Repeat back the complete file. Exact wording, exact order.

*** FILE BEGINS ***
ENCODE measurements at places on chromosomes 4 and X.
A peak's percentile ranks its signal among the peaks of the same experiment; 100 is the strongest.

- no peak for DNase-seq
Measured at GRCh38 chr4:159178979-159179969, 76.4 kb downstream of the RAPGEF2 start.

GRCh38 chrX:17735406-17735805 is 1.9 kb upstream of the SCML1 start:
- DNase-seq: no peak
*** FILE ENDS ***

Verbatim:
ENCODE measurements at places on chromosomes 4 and X.
A peak's percentile ranks its signal among the peaks of the same experiment; 100 is the strongest.

- no peak for DNase-seq
Measured at GRCh38 chr4:159178979-159179969, 76.4 kb downstream of the RAPGEF2 start.

GRCh38 chrX:17735406-17735805 is 1.9 kb upstream of the SCML1 start:
- DNase-seq: no peak